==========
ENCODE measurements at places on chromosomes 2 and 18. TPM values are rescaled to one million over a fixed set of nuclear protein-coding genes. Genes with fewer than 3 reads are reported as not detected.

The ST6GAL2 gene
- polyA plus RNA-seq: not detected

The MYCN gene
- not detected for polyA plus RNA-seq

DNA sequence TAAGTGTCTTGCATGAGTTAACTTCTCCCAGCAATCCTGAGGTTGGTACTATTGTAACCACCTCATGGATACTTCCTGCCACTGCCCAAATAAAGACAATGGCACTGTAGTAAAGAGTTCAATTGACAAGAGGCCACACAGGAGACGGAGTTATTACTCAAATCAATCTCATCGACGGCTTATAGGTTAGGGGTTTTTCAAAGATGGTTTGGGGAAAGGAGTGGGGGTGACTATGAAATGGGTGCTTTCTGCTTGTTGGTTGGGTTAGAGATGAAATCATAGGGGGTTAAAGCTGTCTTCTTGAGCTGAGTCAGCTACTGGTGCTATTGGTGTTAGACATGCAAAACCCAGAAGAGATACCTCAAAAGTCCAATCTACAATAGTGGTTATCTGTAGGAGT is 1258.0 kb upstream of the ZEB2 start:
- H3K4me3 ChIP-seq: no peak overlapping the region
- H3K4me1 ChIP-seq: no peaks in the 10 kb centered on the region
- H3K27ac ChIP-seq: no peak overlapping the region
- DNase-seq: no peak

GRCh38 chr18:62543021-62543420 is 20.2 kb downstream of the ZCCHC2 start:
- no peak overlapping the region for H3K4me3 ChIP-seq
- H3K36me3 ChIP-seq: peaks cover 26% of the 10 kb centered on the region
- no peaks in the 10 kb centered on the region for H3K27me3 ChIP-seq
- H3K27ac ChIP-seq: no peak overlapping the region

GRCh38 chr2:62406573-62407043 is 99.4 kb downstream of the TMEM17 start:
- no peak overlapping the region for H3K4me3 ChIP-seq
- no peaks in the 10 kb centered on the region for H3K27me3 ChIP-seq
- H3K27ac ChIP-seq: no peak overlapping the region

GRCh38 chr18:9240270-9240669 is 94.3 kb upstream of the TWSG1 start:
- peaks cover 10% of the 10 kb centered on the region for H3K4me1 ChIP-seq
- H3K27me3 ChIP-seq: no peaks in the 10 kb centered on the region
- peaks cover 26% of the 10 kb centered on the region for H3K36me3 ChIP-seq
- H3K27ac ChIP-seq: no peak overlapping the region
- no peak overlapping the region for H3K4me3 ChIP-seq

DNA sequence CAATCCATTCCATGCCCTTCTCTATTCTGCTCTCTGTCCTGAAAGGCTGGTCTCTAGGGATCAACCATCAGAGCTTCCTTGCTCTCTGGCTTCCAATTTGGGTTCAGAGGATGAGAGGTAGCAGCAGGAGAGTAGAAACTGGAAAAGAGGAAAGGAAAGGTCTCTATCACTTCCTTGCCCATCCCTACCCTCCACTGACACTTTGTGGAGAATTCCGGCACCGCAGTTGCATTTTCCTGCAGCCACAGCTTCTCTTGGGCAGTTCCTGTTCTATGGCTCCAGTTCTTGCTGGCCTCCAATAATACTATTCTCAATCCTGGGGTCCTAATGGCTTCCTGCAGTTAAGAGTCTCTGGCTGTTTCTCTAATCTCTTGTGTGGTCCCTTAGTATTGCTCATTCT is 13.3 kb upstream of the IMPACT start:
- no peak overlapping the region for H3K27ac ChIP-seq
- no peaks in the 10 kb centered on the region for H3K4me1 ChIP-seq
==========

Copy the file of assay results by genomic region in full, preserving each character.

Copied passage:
ENCODE measurements at places on chromosomes 2 and 18. TPM values are rescaled to one million over a fixed set of nuclear protein-coding genes. Genes with fewer than 3 reads are reported as not detected.

The ST6GAL2 gene
- polyA plus RNA-seq: not detected

The MYCN gene
- not detected for polyA plus RNA-seq

DNA sequence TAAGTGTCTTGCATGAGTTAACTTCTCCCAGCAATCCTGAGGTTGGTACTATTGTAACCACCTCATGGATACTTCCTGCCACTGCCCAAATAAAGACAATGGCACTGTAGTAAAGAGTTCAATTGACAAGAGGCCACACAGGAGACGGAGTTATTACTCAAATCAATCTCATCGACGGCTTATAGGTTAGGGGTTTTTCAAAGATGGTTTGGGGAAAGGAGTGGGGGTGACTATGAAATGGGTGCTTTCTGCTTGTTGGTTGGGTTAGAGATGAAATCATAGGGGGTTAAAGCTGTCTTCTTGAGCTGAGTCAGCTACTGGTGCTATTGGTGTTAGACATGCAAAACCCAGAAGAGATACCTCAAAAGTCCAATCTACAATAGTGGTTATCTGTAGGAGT is 1258.0 kb upstream of the ZEB2 start:
- H3K4me3 ChIP-seq: no peak overlapping the region
- H3K4me1 ChIP-seq: no peaks in the 10 kb centered on the region
- H3K27ac ChIP-seq: no peak overlapping the region
- DNase-seq: no peak

GRCh38 chr18:62543021-62543420 is 20.2 kb downstream of the ZCCHC2 start:
- no peak overlapping the region for H3K4me3 ChIP-seq
- H3K36me3 ChIP-seq: peaks cover 26% of the 10 kb centered on the region
- no peaks in the 10 kb centered on the region for H3K27me3 ChIP-seq
- H3K27ac ChIP-seq: no peak overlapping the region

GRCh38 chr2:62406573-62407043 is 99.4 kb downstream of the TMEM17 start:
- no peak overlapping the region for H3K4me3 ChIP-seq
- no peaks in the 10 kb centered on the region for H3K27me3 ChIP-seq
- H3K27ac ChIP-seq: no peak overlapping the region

GRCh38 chr18:9240270-9240669 is 94.3 kb upstream of the TWSG1 start:
- peaks cover 10% of the 10 kb centered on the region for H3K4me1 ChIP-seq
- H3K27me3 ChIP-seq: no peaks in the 10 kb centered on the region
- peaks cover 26% of the 10 kb centered on the region for H3K36me3 ChIP-seq
- H3K27ac ChIP-seq: no peak overlapping the region
- no peak overlapping the region for H3K4me3 ChIP-seq

DNA sequence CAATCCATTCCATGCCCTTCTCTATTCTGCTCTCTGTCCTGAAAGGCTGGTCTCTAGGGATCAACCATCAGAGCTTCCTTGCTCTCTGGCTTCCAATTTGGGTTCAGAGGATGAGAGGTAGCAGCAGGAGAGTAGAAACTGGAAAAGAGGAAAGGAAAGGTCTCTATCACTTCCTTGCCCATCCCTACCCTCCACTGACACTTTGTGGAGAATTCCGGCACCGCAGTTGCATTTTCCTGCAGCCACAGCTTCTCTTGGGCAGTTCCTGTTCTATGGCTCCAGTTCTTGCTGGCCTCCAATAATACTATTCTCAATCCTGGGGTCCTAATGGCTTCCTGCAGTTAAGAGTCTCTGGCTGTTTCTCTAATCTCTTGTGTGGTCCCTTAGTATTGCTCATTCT is 13.3 kb upstream of the IMPACT start:
- no peak overlapping the region for H3K27ac ChIP-seq
- no peaks in the 10 kb centered on the region for H3K4me1 ChIP-seq